Volume 4 - Opinions of Counsel SBEA No. 66
Veterans’ exemption (ownership) (joint tenancy by veteran and child) (termination of exemption after taxable status date - N.Y.C.) - Real Property Tax Law, §§ 458, 494:
Where a veteran entitled to exemption pursuant to section 458 and his daughter are joint owners of real property, the veteran may apply his exemption against the total assessed value of the property. Should the daughter (over 21 years of age) become sole owner of the property she would not be entitled to receive the exemption. If she became sole owner after taxable status date, the property would remain exempt until the next assessment roll is prepared except in New York City and Westchester County where the property would immediately become subject to taxation.
We have received an inquiry concerning the partial exemption from real property taxation granted by section 458 of the Real Property Tax Law, commonly known as the veterans’ exemption. The facts are that a veteran and his wife were the owners as tenants by the entirety of a parcel in New York City until the death of the wife in 1957. In 1958 the veteran and his daughter became joint owners of the property. On October 28, 1973 the veteran died, and the daughter transferred the property in June, 1974. The daughter was more than twenty-one years of age when the father died in October of 1973. The veteran received an exemption of $4,300 while he and his wife owned the property, and he continued to receive the same amount of exemption throughout the term of joint ownership with his daughter. The assessor now seeks to recover what he considers to have been an excess exemption granted from the date the joint tenancy of the veteran and daughter was created until the transfer of the property by the daughter.
We are in agreement with the State Comptroller that real property purchased by a veteran and a non-veteran, as tenants in common, is exempt from taxation to an amount of eligible funds used by the veteran in the purchase of the real property, said amount not to exceed the percentage of the veteran’s actual interest therein (11 Op.State Compt. 104; 3 Op.Counsel SBEA No. 89). However, as the Comptroller pointed out in the same opinion:
In a joint tenancy, each person therein owns the entire real property and the fee is indivisible for purposes of tenure and survivorship . . . . A veteran, therefore, as a joint tenant, must be regarded as the owner of the entire estate from the instant of the creation of the joint tenancy therein. Consequently, the property should be exempt to the extent of the eligible funds of the veteran used in its purchase.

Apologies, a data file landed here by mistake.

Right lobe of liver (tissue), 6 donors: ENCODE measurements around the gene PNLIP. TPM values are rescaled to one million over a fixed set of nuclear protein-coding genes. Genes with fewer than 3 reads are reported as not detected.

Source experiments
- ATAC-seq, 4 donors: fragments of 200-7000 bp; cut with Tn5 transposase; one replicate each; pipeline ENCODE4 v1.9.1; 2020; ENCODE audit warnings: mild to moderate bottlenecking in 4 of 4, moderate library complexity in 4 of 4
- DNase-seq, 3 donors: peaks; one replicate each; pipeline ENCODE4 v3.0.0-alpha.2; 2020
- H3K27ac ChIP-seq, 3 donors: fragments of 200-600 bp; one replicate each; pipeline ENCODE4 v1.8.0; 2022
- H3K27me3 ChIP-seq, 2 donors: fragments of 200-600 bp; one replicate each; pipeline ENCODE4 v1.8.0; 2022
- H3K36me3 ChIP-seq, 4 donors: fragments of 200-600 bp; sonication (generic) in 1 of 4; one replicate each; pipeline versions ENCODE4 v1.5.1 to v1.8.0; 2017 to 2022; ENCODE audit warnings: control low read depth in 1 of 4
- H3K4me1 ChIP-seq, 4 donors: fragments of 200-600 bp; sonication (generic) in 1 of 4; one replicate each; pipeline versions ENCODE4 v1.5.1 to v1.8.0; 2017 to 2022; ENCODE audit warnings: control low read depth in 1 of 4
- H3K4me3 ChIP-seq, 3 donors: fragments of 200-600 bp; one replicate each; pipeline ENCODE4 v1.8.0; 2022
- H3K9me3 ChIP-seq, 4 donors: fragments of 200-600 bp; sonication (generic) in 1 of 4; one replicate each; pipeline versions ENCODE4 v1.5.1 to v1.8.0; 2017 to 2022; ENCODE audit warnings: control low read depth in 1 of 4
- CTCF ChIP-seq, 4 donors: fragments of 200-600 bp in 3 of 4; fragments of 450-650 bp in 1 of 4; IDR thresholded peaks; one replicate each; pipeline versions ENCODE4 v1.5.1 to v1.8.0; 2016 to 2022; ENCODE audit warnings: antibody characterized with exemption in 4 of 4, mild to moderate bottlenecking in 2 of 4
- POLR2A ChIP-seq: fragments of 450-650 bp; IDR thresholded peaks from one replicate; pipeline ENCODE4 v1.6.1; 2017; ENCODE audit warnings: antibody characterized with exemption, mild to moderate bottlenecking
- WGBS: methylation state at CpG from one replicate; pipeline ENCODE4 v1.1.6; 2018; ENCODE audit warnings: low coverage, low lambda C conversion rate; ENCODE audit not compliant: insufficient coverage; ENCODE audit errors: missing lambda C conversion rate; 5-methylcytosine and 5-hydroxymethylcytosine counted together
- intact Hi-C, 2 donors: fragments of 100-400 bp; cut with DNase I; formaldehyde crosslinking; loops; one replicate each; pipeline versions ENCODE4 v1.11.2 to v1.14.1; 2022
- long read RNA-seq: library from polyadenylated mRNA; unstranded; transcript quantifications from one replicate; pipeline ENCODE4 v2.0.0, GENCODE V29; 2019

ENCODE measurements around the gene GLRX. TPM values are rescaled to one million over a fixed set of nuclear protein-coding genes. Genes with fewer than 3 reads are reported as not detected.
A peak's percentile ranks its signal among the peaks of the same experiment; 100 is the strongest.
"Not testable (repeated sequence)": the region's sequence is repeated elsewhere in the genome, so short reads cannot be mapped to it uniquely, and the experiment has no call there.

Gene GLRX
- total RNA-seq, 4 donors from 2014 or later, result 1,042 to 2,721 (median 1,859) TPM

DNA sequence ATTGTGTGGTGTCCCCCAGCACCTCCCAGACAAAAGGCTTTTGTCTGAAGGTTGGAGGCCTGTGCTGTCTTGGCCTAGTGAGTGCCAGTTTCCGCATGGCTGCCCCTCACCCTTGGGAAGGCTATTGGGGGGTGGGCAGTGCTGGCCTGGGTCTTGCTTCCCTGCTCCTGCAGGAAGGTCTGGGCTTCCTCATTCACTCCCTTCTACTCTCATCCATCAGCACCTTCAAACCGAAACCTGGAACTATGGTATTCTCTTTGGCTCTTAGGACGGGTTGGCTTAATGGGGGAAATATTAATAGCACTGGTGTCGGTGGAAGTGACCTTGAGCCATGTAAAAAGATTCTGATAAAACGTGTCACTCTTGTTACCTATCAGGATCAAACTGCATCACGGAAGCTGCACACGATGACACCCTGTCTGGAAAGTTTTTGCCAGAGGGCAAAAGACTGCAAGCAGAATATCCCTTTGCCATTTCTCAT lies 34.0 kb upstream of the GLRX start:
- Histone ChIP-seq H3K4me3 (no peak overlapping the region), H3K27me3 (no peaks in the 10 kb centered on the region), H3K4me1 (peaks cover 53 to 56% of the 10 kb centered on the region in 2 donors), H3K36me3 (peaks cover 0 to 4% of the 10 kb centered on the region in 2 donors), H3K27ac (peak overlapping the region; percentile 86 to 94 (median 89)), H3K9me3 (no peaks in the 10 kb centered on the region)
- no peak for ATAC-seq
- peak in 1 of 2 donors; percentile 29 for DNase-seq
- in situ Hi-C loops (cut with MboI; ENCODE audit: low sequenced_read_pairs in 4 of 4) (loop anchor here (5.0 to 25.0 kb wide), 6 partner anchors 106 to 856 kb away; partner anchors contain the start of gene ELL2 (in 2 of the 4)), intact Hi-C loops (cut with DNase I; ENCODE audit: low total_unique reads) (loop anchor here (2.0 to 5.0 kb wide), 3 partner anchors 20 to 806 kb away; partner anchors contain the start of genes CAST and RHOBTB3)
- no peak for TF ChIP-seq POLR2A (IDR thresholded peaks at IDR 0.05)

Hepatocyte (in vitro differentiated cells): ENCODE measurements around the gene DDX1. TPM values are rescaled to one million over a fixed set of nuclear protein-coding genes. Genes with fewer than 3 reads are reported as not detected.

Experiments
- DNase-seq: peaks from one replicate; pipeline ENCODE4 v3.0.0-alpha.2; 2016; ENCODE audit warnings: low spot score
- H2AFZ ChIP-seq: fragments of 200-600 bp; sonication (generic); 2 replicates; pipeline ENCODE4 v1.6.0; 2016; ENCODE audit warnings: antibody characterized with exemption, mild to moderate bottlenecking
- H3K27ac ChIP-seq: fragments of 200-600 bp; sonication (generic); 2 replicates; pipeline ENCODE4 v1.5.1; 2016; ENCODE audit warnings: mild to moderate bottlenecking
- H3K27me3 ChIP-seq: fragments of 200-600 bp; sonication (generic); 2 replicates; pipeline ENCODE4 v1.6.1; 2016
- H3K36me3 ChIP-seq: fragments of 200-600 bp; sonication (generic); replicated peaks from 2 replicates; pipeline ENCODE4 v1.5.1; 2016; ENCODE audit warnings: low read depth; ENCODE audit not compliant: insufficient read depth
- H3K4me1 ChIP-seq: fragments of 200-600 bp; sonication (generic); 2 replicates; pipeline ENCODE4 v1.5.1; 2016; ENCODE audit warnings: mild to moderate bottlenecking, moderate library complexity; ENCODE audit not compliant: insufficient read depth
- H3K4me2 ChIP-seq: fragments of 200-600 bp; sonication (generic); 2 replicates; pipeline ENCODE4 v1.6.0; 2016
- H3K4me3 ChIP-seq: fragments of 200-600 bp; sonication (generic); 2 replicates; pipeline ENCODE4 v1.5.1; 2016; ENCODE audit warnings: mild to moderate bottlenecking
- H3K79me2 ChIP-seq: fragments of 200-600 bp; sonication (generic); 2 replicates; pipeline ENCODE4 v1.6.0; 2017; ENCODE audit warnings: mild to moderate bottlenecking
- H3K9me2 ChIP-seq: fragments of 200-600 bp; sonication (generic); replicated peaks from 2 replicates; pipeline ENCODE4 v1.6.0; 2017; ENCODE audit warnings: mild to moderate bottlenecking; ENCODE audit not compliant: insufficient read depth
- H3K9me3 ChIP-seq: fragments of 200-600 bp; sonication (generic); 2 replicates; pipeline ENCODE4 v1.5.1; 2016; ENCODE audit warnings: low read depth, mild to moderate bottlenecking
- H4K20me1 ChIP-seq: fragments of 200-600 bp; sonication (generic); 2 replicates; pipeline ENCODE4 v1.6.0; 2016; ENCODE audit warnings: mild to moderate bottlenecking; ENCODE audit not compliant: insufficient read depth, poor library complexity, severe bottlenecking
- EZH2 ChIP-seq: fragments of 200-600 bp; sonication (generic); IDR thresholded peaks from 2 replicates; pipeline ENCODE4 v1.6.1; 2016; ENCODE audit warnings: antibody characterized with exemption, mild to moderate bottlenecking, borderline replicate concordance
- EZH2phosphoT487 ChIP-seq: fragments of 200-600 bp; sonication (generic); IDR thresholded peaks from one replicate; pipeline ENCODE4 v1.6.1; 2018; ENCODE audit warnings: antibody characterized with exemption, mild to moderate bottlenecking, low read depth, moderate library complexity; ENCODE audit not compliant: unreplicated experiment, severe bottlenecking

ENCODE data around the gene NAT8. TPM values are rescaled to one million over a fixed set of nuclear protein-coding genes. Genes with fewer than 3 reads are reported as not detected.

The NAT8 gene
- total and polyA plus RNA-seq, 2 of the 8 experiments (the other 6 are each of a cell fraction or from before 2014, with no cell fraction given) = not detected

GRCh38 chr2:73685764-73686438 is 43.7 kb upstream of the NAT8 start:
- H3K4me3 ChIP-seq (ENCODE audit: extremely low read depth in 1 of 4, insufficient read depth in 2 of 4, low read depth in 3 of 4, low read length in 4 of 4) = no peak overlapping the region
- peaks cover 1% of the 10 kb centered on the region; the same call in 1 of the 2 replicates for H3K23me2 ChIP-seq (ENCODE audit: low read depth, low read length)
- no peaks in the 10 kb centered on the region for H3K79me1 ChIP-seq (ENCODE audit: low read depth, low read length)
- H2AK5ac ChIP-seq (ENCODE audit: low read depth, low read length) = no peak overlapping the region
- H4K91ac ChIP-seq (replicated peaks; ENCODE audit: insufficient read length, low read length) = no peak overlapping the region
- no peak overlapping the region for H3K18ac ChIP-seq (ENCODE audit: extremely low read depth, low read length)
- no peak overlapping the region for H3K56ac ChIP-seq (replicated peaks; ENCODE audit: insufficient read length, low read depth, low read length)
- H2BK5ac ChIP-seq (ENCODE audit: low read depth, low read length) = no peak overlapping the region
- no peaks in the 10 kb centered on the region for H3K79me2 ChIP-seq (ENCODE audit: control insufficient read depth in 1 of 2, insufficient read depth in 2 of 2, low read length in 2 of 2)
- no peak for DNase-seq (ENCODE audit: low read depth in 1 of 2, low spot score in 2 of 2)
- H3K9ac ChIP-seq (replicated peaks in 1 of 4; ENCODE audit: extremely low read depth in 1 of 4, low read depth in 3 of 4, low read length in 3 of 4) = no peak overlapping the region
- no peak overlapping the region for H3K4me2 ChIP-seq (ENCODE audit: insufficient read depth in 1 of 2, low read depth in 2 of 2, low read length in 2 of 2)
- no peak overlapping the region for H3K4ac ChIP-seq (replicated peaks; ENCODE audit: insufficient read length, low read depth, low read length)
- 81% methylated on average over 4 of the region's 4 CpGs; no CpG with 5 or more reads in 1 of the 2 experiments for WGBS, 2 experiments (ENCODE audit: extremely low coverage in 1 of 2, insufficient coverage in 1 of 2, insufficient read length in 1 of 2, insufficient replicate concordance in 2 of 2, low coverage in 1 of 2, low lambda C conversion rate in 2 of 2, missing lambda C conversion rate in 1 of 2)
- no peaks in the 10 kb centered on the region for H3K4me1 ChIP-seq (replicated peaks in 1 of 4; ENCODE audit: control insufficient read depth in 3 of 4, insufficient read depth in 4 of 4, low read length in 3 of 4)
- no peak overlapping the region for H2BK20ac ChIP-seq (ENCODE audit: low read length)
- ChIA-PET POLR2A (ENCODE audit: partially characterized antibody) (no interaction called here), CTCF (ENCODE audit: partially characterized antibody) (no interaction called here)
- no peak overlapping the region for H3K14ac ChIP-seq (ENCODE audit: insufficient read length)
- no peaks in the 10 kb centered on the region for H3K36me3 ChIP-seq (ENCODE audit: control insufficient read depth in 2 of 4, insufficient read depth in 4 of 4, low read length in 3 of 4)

We have said:
If title is held by [a] father and son [both of whom are veterans] as joint tenants, each has an interest in the entire property subject to the right of survivorship in the other. In such a case each would be entitled to claim an exemption not exceeding $5,000 against the total assessed value of the property (1 Op.Counsel SBEA No. 54).
It is accordingly our opinion that in this case, the veteran should have been allowed to continue to apply his veteran’s exemption against the total assessed value of his property throughout the term of the joint tenancy with his daughter.
As a general rule, where property entitled to a tax exemption on taxable status date is transferred after taxable status date to a person who is not entitled to an exemption, it remains exempt until the next assessment roll is prepared (Real Property Tax Law, § 302). We have previously expressed this opinion in relation to both the veterans’ exemption (1 Op.Counsel SBEA No. 97) and the aged exemption (1 Op.Counsel SBEA No. 119).
Section 494 of the Real Property Tax Law provides an exception to this general rule, however, which is applicable only to New York City and Westchester County. It provides, in part:
2. Whenever any person, association or corporation not entitled to an exemption from taxation acquires title to or possession of property which is exempt from taxation, such property shall immediately become subject to taxation and shall be taxed pro rata for the unexpired portion of the taxable year.
It is our opinion that this section relates to both property which had previously been totally exempt (Bronx Garment Center v. City of New York, Department of Finance, Bureau of City Collections, 199 Misc. 513, 106 N.Y.S.2d 720, aff’d, 279 App.Div. 1048, 113 N.Y.S.2d 257) and property which had been partially exempt (1961, Op.Atty.Gen. 124).
The opinion of the Attorney General held that, where a veteran acquired real property which had previously been subject to another veteran’s exemption, the new owner was liable for pro rated taxes if he failed to apply for an exemption in his own right. It necessarily follows that a non-veteran who acquires previously partially exempt property would also be liable for pro rated taxes. Thus it is our opinion, that the property belonging to the daughter was liable for taxation based on a full assessment from the date of the veteran’s (i.e., father’s) death in accordance with subdivision 3 of section 494 of the Real Property Tax Law.
December 17, 1974